Rock-hewn churches of Lalibela

Lalibela is an exceptional place located at 2600 metres high up inthe mountains of South Wolo. The mountains rise to over 4000 metres in the ridge of Abuna Josef high above the town. Lalibela would be a beautiful place to visit, even if there were no rock churches. But it is of course the world renowned rock churches that all visitors come to see. 

The origins of  of  the rock hewn  churches in Ethiopia are  dated to the 6th century by the Nine Saints. This rock-church tradition is associated with the birth and burial places of Jesus Christ, which were a cave in Bethlehem and carved rock in Gologotha, respectively. In addition to this symbolic importance, churches are thought to have hewn from rock  built frocks perhaps for their physical durability and longevity.


Although the tradition of rock-hewn church excavation was started earlier in 6th century, it reached at its high level of development during  Zagwe Dynasty, particularly during the reign of King Lalibela in the 12th century. The famous rock-hewn churches of Laiblea are best examples.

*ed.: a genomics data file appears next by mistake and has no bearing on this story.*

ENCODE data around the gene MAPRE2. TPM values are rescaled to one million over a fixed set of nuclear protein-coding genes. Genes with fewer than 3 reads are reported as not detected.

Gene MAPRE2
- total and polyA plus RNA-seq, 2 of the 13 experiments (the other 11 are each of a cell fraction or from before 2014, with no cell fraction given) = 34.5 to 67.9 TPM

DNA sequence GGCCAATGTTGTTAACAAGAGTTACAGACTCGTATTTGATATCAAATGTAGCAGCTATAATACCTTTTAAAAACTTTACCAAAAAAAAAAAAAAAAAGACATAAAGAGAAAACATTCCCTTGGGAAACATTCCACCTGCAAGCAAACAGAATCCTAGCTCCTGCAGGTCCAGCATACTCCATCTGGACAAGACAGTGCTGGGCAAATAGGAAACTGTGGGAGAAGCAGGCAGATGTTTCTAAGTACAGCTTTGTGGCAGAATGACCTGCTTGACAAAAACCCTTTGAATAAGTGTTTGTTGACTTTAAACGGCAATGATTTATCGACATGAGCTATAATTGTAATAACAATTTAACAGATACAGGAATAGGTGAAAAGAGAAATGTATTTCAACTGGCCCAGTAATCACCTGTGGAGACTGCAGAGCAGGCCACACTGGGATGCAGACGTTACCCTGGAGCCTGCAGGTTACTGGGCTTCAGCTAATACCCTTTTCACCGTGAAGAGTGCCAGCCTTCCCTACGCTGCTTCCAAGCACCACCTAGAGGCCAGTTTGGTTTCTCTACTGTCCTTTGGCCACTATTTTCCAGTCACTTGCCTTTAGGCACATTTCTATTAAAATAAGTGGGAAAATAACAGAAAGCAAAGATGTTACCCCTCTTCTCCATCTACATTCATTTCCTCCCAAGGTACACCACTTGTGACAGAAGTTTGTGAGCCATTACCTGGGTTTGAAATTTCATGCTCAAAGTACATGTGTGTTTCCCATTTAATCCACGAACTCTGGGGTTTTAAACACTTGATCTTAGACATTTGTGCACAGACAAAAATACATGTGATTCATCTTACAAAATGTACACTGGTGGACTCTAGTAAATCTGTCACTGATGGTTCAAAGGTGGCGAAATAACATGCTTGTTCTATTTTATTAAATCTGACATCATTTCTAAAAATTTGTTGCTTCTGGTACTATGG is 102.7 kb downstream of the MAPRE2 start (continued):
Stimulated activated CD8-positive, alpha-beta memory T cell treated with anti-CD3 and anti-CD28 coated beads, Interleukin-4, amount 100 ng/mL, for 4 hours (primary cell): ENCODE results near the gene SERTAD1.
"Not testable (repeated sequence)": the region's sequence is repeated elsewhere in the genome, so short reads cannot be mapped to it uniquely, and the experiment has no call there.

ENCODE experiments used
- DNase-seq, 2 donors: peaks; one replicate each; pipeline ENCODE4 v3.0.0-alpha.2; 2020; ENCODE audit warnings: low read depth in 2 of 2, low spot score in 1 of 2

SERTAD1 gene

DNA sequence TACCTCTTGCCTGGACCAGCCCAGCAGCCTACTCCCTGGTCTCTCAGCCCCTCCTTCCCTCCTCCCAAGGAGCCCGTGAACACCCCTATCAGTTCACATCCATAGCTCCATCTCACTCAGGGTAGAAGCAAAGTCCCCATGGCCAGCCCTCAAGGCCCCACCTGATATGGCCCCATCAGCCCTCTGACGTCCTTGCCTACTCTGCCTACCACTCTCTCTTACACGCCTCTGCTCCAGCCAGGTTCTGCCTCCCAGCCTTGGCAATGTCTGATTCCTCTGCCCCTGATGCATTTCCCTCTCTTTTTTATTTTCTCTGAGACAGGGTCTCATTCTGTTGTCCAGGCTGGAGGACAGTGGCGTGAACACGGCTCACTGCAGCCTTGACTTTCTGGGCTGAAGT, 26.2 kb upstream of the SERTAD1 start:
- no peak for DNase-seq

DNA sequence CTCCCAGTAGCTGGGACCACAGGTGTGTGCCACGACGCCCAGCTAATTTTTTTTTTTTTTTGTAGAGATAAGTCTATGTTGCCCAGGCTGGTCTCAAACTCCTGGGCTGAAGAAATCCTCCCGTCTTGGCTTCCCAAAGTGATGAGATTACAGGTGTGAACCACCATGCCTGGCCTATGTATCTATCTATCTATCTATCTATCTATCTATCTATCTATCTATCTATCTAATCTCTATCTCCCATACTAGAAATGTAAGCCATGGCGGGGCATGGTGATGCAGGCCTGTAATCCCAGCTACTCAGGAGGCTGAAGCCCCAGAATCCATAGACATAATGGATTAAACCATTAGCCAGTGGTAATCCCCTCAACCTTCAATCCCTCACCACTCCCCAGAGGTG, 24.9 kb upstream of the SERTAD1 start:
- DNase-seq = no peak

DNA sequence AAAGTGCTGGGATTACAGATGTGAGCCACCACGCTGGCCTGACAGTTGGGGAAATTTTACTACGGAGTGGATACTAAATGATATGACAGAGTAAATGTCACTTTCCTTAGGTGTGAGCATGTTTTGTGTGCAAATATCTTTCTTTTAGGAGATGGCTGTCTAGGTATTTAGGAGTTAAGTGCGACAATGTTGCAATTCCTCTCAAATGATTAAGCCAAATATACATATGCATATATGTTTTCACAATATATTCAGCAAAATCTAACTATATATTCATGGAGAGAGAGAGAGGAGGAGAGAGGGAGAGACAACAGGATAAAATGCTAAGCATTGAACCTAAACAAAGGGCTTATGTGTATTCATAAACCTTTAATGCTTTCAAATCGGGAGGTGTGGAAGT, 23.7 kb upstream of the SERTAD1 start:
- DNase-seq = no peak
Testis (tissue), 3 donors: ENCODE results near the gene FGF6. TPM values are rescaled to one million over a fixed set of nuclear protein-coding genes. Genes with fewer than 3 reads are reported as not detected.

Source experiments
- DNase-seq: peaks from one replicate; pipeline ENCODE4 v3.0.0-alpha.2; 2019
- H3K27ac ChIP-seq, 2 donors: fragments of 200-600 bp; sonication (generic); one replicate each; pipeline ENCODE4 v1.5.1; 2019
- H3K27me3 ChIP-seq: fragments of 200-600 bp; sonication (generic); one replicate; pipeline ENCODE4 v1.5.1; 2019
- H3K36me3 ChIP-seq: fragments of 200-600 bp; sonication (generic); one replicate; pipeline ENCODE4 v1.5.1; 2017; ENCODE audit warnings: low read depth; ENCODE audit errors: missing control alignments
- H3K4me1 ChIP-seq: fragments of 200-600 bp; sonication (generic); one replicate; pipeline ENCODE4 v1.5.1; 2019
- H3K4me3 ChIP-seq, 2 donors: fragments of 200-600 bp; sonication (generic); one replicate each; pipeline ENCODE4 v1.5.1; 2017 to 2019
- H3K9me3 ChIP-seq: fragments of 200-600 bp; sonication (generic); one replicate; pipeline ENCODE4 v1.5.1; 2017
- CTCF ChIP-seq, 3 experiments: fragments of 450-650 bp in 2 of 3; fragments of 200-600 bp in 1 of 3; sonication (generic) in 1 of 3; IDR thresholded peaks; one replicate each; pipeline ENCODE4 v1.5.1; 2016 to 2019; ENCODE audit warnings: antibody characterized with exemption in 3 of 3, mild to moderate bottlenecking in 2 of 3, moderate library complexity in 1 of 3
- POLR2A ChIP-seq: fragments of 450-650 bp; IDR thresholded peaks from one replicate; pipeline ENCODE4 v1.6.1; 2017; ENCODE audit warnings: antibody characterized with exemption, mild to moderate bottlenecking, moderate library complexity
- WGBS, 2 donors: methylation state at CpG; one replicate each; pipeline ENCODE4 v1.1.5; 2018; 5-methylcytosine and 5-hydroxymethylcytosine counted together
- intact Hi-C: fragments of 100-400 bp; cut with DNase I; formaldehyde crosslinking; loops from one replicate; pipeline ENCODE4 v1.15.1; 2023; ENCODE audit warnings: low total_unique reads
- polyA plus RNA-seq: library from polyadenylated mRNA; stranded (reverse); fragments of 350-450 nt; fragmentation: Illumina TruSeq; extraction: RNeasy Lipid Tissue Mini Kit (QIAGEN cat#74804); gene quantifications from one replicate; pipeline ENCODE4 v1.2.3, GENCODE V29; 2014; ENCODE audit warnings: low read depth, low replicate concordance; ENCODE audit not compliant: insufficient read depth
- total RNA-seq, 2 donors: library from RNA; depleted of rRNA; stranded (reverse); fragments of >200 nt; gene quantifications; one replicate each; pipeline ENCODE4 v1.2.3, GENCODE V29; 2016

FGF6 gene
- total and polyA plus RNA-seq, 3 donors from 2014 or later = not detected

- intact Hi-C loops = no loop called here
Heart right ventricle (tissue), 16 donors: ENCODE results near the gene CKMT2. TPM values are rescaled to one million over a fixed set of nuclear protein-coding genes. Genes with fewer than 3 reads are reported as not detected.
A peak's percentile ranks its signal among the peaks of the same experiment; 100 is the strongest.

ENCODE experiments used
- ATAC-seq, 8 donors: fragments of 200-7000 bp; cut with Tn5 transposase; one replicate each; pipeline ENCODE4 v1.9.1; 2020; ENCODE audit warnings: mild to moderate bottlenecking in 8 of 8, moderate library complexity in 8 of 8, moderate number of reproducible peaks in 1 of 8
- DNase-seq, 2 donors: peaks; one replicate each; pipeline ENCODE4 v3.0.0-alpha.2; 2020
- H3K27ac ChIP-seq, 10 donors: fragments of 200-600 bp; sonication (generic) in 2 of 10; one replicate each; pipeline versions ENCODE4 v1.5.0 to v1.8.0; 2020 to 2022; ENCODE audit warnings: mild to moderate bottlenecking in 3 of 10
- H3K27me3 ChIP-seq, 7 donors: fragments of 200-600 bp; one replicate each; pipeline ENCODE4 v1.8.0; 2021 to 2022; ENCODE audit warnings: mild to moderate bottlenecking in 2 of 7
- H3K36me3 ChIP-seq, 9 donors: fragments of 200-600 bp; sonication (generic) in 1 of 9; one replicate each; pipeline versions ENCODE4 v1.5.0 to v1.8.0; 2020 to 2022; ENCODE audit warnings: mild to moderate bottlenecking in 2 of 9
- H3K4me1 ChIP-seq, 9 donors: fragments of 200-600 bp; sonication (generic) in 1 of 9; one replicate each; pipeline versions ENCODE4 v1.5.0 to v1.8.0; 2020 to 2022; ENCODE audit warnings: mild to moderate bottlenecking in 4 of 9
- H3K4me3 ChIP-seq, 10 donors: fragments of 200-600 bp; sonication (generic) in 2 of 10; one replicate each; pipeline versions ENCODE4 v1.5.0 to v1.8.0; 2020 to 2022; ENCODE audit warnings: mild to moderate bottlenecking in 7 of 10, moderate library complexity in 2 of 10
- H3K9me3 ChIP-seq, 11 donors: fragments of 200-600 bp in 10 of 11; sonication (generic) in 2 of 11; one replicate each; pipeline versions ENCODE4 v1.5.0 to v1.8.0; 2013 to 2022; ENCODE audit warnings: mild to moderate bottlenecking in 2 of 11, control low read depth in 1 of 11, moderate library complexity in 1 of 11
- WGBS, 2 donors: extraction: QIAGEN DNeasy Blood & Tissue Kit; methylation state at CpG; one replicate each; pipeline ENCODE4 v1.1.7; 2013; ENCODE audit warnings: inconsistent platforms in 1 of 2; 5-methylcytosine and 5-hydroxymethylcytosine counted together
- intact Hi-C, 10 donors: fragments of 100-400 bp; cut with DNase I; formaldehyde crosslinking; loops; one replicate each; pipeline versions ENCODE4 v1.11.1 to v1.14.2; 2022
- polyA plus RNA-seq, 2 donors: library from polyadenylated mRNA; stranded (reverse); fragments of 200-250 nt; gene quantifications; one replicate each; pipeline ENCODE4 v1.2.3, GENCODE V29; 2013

There are eleven rock hewn churches in Lalibela, situated in three groups separated by the seasonal river Jordan.

Churches of the first group are believed to have been built first and are usually visited first by many of the tourists. They are Bete Medhane-Alem, Bete Mariam, Bete Meskel, Bete Denagel, Bete Golgotha and Bete Debre Sina. Churches of the second group are situated south of the Jordan River and comprise Bete Gabriel, Bete Amanuel, Bete Merkorios, and Bete Abba Libanos. In the third group, there is only one isolated church i.e Bete Giorgis. It is located a few minutes walk to the south west of both the first and second group of churches.

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